This negative worldview seems more grounded in petulance than reality. There are so many ways in which the world is getting so much better. There are fewer people in poverty. Diseases are being treated and have in some cases been completely eliminated. Many of us live better than any king or queen did several hundred years ago. Education is more widespread. So many in the world can read. So many can write and find a voice for themselves. There is so much opportunity to do good. We all have so much reason to hope, and we are all so empowered to act. How amazing is it to think that if your office requires you to be anywhere in the world tomorrow — you can be there?
So much in the world is flourishing. By what measurable metrics are you arguing another time was better for people?
But you instead said that the modern day reminds you of ancient Rome. Really? Do you so dishonor the memory of your own martyrs that you would inflate your own circumstances as if you shared their life and death struggles? It serves no one when we can’t distinguish between persecution and a fragile spirit that struggles to live in a free society. People are going to disagree with each other. People are going to live without the approval of everyone else. Freedom necessitates that.
Regarding Roman emperors demanding people to acknowledge them as gods, please be self-aware enough to not do the same thing. I don’t want to be obligated to acknowledge your god either, and that’s exactly why there is separation of church and state. It has been and will continue to be difficult finding that balance of separation, so everything is essentially erring on one side or the other. We have to show each other grace, and have some grit.
As you closed your speech, you advocated that we must maintain the freedom to let people live according to their faith. That the religious must fight back, and not merely hope for moral renewal and a swing back to sanity. Then you underscored that first and foremost the religious must put their principles into practice in their own personal lives, teaching their children that there is such a thing as truth, and that morals are not relative.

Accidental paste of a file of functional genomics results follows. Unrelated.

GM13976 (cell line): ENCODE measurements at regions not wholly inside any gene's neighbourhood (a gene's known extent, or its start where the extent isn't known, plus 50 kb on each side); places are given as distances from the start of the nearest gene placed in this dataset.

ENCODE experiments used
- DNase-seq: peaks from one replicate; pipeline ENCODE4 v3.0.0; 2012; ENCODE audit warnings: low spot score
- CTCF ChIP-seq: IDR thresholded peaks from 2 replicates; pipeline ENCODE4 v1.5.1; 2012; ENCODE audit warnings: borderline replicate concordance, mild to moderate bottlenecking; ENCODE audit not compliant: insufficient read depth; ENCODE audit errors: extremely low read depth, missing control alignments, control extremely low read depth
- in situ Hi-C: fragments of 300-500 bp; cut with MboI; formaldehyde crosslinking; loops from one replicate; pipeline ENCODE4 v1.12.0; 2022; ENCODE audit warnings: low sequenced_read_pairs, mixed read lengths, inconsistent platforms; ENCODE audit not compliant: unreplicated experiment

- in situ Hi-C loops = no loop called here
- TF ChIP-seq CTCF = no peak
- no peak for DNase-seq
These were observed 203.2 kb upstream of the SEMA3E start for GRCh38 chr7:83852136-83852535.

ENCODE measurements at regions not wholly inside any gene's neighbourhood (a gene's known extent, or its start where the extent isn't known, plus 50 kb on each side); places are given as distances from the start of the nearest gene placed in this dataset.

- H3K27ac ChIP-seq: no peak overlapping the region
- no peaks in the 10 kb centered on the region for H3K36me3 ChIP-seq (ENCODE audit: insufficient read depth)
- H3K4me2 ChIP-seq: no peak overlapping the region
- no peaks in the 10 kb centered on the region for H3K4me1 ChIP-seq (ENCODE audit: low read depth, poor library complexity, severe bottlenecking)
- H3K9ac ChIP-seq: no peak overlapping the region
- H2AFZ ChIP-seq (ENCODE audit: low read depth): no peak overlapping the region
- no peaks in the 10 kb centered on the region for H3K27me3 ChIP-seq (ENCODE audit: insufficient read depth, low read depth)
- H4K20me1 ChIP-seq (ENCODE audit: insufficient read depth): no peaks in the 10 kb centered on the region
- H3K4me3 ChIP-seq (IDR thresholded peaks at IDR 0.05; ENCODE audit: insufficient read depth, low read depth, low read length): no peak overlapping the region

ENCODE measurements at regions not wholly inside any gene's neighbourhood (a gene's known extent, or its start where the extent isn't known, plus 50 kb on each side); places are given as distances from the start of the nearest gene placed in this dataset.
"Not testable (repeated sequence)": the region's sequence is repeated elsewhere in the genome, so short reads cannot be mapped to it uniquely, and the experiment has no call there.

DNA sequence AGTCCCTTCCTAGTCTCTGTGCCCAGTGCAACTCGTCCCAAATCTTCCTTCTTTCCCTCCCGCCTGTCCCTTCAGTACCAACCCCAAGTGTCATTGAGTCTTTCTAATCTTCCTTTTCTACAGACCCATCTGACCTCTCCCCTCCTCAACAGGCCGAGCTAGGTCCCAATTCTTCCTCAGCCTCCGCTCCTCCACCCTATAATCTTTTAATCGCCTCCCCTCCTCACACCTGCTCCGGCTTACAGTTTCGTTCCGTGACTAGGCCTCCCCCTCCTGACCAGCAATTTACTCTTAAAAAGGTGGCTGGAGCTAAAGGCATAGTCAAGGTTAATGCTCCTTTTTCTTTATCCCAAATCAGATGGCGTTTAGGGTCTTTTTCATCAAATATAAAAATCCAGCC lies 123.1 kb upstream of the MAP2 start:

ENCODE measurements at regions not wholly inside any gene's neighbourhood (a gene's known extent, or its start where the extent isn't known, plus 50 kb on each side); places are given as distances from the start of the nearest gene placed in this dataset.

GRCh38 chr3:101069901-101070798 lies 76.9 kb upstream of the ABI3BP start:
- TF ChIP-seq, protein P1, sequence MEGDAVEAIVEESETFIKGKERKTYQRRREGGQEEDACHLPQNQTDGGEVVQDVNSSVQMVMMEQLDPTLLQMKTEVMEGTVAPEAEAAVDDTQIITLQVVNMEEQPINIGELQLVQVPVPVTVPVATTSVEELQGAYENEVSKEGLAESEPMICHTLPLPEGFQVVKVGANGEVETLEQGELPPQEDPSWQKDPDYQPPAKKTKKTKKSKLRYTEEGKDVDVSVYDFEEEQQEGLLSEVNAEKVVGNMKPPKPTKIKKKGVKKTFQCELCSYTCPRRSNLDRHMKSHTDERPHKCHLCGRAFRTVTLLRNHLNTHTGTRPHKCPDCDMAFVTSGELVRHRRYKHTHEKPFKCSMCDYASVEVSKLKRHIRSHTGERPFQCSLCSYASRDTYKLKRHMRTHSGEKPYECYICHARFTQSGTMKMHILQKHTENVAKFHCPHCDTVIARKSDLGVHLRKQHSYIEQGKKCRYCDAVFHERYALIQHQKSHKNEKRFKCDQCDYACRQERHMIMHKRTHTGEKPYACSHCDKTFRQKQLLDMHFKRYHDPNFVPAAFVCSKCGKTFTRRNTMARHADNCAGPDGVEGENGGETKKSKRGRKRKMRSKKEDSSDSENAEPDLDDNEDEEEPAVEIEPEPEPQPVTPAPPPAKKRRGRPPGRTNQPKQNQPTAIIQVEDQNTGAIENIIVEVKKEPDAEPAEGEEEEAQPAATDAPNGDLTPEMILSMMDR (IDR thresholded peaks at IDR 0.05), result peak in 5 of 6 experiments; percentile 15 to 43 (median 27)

I admire your call to people to live these things personally. And I think that’s what all of us want to do — to live our own convictions, to live our personal lives with minimal interference.
And we are also afraid of the same things. We are so similar in this. Neither of us want Orwell’s 1984 or Huxley’s Brave New World. In knowing how much I don’t want that, I can empathize with your views. In addition to this, I also used to be a Christian — I know the concerns are sincere. Trust that even though I am across the divide — mine are still sincere too.
And I do agree that Christians sometimes face legitimate discrimination — especially in academia as described in Greg Lukianoff’s book Unlearning Liberty. He makes a comment “If you told me twelve years ago that I, a liberal atheist, would devote a sizeable portion of my career to defending Christian groups, I might have been surprised. But almost from my first day at FIRE, I was shocked to realize how badly Christian groups are often treated.” And I look at Greg as an example for myself. I truly believe in freedom of religion and do not want to extinguish people’s faith or erode their freedom to practice it.
I ask for the same in return, because I’m skeptical my faith, my convictions, are given equal consideration. When you question if a person even has the capability to be moral — you dehumanize them. When you portray them as militant and belonging to a larger conspiracy to organize destruction — you paint us as an enemy.
And even if you do view us as enemies — I’m perplexed by something that was very absent in your speech. Jesus explicitly commanded you to pray for your enemies, to do good to those that persecute you. That spirit seems so absent in this, as well as any concern to pray at all. Do you count so little on your god to swing the pendulum “back to morality and sanity” that all the burden falls on mobilizing the churches through fear, anger, and inflated victimhood?
I look across the divide and am confused. Where is your courage to love? Where is your grace? You talk about freedom but the spirit behind your words leaves the aftertaste of listening to people who only want power. You are speaking as the US attorney general, I don’t know what more power you would want. Can you really speak as a victim? Doesn’t this strike you as irony? It seems that frequently your tales are intentionally manipulated to craft a specific narrative.
For instance, in your examples of anti-Christian sentiment in the world, you pointed out how corporations were being forced to offer health care which provided birth control options that violated the business owner’s religious beliefs. You only told a fraction of that story. That specific conflict ended up in court, and The Supreme Court ruled in favor of religious conviction in Burwell v. Hobby Lobby.
Stop playing the victim. The government still works, and it still works to protect the religious. As the attorney general, please also make sure it protects those of us who are not religious.
We cannot make enemies of each other. If we get so frenzied to constantly see the devil in each other, we’ll end up doing his work for him.
I hope this finds you well. Take care.
Christopher, The Apostate